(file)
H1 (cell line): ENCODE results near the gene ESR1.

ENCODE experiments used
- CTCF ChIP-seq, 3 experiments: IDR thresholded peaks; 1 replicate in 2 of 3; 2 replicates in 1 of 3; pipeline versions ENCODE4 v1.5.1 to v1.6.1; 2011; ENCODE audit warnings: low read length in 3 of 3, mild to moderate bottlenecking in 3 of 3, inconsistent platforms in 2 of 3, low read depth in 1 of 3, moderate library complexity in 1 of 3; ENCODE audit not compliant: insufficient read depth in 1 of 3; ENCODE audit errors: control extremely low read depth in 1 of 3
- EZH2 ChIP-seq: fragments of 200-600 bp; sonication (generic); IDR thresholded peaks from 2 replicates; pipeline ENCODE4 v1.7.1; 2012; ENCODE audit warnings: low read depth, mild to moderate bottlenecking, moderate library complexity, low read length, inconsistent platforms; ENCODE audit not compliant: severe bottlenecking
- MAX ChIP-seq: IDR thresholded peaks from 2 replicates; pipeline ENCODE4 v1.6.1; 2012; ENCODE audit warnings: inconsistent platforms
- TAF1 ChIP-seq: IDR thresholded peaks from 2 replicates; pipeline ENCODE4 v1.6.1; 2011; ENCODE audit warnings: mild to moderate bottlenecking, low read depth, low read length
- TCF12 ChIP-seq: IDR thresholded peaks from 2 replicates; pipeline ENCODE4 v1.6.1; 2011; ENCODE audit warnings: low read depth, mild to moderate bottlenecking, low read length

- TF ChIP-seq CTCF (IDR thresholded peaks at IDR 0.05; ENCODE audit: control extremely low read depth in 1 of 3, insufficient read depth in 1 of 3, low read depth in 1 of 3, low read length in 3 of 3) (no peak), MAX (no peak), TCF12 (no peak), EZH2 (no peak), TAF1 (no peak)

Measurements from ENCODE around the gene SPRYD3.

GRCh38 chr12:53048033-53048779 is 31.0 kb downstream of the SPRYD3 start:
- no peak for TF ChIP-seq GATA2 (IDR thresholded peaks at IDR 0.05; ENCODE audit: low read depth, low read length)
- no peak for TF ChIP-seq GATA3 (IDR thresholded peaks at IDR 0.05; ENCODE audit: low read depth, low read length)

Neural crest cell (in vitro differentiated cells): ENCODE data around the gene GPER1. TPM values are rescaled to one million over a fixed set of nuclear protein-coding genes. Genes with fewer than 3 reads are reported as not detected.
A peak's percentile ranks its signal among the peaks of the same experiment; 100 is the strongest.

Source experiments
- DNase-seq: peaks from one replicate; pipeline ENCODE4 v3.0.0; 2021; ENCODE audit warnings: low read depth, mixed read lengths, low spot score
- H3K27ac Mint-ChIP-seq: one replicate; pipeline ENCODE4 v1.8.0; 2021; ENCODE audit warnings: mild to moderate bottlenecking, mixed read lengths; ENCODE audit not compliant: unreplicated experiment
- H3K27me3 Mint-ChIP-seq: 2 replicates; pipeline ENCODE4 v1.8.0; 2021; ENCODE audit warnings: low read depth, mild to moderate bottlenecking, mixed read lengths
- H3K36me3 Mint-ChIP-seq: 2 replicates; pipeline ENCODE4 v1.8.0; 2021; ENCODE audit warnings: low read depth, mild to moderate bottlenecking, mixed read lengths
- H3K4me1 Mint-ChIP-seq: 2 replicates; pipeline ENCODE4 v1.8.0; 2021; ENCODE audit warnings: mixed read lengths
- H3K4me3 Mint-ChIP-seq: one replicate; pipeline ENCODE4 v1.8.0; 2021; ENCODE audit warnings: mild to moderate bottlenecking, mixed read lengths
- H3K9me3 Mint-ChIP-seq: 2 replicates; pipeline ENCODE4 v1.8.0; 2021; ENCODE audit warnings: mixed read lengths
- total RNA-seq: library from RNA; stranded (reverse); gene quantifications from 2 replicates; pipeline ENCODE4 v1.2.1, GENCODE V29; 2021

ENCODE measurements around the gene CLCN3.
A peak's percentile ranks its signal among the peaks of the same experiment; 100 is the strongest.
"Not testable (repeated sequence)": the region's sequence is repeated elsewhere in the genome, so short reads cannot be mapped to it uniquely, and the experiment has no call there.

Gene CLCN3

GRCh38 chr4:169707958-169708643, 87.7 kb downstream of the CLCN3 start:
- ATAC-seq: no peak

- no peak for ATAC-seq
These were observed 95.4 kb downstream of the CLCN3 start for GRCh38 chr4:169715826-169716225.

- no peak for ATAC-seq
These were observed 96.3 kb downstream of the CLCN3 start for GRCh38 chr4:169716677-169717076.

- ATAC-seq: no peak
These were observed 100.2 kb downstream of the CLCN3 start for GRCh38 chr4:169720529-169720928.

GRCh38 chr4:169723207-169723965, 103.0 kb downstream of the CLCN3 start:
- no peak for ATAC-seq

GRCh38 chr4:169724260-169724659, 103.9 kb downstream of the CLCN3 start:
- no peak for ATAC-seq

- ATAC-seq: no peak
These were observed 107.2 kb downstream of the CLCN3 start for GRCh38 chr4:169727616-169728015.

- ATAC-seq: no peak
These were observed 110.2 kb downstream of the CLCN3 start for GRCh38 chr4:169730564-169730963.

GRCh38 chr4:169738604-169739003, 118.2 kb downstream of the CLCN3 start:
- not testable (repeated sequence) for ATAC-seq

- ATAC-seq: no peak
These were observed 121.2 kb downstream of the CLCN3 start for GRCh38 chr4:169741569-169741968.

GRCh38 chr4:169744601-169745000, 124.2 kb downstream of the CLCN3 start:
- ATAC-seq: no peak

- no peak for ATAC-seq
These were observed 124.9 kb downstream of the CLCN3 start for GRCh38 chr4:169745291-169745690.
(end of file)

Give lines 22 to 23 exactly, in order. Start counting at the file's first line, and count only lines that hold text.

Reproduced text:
- H3K9me3 Mint-ChIP-seq: 2 replicates; pipeline ENCODE4 v1.8.0; 2021; ENCODE audit warnings: mixed read lengths
- total RNA-seq: library from RNA; stranded (reverse); gene quantifications from 2 replicates; pipeline ENCODE4 v1.2.1, GENCODE V29; 2021